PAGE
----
Post by Marching Pig » Fri Feb 27, 2009 3:49 am

I started learning proper subtractive synthesis on a micron, and it's taken me about a year, but i've got to where i want to be, i can create almost any sort of sound i want or need.

I started by just tweaking the presets and then saving the altered preset as a copy. Additionally, especially with the micron, see waht happens when you turn this or that off.

I can not tell you how many times i forgot to do this, and ended up tearing my hair out about what i thought was some sort of funky PWM effect, but turned out to be just a Phase Warp Filter.

I've found, for uber-fat, but controllable, Sub-y sort of basses, put a SQR wave and a SINE wave (you'll have to determine the mix, and PWM of each) through a band-pass filter, then through a low pass, using the filter offset, rather than actual frequency for cut-off. If you set it low enough for the first, and with the right off-set, you should get a really nice deep sub bass.

Just remember, lots of the pre-set basses have quite high cut-offs, which sucks when you emulate them, 'cause lots of them sound rubbish. My hats go off to whoever programmed the j00piter bass though, it's f**k rad (though i accidentally deleted it :( )

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Re: becoming a Subtractive Synthesis Wizard

Post by Marching Pig » Fri Feb 27, 2009 3:53 am

mis psiquicios y yo wrote:Try to imitate sounds you hear, not just acoustic sounds, try to imitate the lead sound of a song you like or a pad, hoover sound, noise, drone, etc, but try hard, in the inbetweens you'll learn more and more. And also, you'll probably would learn some songs too, and that's good :D

Just another thought, stick with this idea, but try and look through the presets for something similar to what you're hearing in a song, and then try tweaking the preset to get it closer to the song. I was trying to program an Ultravox-Vienna type lead, and was having difficulty with the Osc Sync, so i found a preset that had similar characteristics, tweaked it, thus working out how it worked, and then made my own lead, that was spot on. Then i trashed it, by putting a comb filter in it, lol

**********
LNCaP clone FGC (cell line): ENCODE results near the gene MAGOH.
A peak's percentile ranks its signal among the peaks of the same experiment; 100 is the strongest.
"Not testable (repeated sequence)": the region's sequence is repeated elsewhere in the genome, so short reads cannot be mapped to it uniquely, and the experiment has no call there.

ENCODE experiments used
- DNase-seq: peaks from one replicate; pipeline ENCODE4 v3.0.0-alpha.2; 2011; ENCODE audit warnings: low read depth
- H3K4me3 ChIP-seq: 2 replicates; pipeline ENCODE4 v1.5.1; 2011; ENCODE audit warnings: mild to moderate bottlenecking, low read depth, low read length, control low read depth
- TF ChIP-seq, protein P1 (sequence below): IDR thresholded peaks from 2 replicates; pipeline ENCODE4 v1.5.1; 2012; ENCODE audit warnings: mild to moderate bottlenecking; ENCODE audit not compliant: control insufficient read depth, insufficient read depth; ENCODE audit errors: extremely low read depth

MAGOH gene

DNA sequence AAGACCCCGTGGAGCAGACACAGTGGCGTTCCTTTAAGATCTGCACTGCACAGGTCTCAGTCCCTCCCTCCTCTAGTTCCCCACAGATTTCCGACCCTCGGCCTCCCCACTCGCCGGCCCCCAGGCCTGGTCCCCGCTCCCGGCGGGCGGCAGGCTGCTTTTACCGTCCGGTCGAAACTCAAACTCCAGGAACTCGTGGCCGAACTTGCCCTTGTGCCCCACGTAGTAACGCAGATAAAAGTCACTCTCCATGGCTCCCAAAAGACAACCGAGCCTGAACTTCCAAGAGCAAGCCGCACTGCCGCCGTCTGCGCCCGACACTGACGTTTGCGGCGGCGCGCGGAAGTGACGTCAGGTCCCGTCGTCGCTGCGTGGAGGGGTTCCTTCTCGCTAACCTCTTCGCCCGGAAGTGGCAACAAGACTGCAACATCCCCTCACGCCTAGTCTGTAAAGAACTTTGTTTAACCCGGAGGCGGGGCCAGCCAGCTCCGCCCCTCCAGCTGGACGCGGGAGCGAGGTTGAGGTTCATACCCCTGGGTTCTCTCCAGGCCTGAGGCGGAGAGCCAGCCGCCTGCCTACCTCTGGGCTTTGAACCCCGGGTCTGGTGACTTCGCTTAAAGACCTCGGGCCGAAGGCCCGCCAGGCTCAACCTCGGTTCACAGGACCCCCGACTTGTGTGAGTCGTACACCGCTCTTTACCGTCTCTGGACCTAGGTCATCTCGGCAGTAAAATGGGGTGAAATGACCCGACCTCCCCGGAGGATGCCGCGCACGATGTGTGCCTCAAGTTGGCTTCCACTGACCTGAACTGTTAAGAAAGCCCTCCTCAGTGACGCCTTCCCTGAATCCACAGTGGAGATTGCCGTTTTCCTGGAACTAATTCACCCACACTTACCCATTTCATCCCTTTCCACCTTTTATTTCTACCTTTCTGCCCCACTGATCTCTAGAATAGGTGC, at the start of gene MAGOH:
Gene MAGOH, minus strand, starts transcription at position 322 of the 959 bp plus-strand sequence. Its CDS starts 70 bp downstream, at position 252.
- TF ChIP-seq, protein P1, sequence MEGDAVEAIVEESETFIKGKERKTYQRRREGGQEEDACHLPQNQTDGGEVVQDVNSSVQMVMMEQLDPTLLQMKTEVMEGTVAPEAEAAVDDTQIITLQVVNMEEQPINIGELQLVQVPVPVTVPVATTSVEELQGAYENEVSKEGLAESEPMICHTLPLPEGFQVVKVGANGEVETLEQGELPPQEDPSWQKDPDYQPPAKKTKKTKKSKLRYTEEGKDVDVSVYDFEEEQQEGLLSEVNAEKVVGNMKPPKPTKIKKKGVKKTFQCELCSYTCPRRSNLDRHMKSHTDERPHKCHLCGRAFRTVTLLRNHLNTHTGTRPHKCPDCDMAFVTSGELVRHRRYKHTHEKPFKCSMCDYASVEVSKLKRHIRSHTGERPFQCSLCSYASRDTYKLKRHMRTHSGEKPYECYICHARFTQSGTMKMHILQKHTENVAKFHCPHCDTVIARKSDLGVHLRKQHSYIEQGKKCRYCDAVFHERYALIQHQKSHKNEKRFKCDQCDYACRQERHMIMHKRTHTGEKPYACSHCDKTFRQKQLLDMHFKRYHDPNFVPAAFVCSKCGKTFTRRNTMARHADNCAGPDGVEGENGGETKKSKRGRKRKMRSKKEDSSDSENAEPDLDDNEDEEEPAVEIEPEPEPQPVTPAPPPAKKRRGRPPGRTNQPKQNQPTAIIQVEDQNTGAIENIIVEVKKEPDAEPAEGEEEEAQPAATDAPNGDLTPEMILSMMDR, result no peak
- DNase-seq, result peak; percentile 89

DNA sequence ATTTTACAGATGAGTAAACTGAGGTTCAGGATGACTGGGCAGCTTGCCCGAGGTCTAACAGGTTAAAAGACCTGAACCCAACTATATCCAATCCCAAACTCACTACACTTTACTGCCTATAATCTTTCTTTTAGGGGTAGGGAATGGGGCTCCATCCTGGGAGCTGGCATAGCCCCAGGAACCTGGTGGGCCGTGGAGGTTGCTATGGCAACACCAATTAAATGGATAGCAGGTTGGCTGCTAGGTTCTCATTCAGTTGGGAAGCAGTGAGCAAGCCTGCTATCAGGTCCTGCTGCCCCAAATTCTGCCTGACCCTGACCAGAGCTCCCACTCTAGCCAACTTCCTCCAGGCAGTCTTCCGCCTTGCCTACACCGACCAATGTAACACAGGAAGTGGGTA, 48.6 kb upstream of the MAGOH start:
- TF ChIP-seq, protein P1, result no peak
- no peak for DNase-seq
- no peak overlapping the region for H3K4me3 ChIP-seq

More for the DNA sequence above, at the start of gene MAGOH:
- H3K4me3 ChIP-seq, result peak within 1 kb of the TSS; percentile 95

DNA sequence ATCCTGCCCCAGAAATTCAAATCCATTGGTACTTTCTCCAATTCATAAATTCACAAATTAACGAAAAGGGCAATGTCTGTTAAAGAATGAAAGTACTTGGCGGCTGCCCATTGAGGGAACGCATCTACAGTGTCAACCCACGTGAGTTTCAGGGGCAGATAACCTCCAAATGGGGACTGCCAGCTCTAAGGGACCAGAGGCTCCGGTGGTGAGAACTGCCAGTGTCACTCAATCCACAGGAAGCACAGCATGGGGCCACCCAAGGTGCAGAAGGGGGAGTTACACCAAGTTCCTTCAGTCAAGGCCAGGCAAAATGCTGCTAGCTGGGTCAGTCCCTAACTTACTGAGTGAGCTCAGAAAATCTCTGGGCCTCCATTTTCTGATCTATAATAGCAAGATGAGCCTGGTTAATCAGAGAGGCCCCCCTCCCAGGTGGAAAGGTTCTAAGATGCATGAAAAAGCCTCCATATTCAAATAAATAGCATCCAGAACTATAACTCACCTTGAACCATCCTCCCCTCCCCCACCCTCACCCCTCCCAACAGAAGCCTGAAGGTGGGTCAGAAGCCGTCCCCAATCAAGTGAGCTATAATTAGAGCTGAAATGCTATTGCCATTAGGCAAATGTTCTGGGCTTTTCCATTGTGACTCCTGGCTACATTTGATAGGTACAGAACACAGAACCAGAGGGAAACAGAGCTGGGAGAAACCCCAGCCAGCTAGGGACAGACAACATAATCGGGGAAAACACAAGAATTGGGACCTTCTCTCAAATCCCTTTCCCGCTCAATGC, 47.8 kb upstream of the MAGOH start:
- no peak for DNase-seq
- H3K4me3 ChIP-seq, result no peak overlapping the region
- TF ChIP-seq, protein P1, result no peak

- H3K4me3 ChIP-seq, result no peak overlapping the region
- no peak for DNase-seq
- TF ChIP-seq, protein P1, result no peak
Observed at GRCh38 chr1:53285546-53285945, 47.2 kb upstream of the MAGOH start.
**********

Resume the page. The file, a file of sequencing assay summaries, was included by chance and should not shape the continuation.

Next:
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Re: becoming a Subtractive Synthesis Wizard

Post by Marching Pig » Fri Feb 27, 2009 3:56 am

and one last thing, get Welsh's synthesizer cookbook, it's a real gem at showing you how to get some pretty stock patches that you can then use to create your own things, plus it has REALLY handy filter and tuning percentage tables, which are just beyond useful....

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Re: becoming a Subtractive Synthesis Wizard

Post by syncretism » Fri Feb 27, 2009 3:20 pm

Here's another boost for Welsh's book; harmonic analysis is a powerful, but surprisingly easy, way to get the most out an analogue synth. It'll cover the basics and provide a theoretical foundation to build on over time.
Yours,
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Re: becoming a Subtractive Synthesis Wizard

Post by BlackGnosis » Fri Feb 27, 2009 3:50 pm

I recommend getting one of the following 4 synths to learn on.

SAMS RECCOMENDED TOP 4 LEARNING SYNTHS

1- ROLAND SH-101
2- ROLAND JP-8000
3- Roland SH-201
4- KORG MS-2000 [rack version is fine as long as you got a good controller with it]
5- A drumstick.
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Ashe37 wrote:I find it funny that you're a guitar pedal snob and yet don't own a single analog synth.

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Re: becoming a Subtractive Synthesis Wizard

Post by breckjay » Fri Aug 10, 2012 7:43 pm

novation k station is a great way to learn.
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Re: becoming a Subtractive Synthesis Wizard

Post by condit79 » Fri Aug 10, 2012 7:56 pm

I second all the ideas from everyone else. Starting with a basic patch can be daunting when you're just starting out, but eventually you'll get annoyed starting with a preset. Start taking existing patches apart. Change things and try to wrap your brain/ears around what's happening. IMO the best way to become a synth wizard is a modular synth where you have to literally patch everything, but that's not ideal if youre not financially able. I know when I sold off some gear and got a modular system running my skills got way better as the whole process is so hands on and you really learn what each section does because if you get the signal path wrong, no sound comes out at all. Anyway, good luck and read up.
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Re: becoming a Subtractive Synthesis Wizard

Post by vicd » Sat Aug 11, 2012 5:39 am

I would advise also visualizing your sounds. Viewing the waveforms or the spectrograms of what you're playing or of what you're trying to achieve is helpful for understanding the basics like "what's happening here" and "where should I move now".
An oscilloscope plugin in a DAW, a sound editor, a standalone oscilloscope - whatever. It's pure fun watching them evolve in time!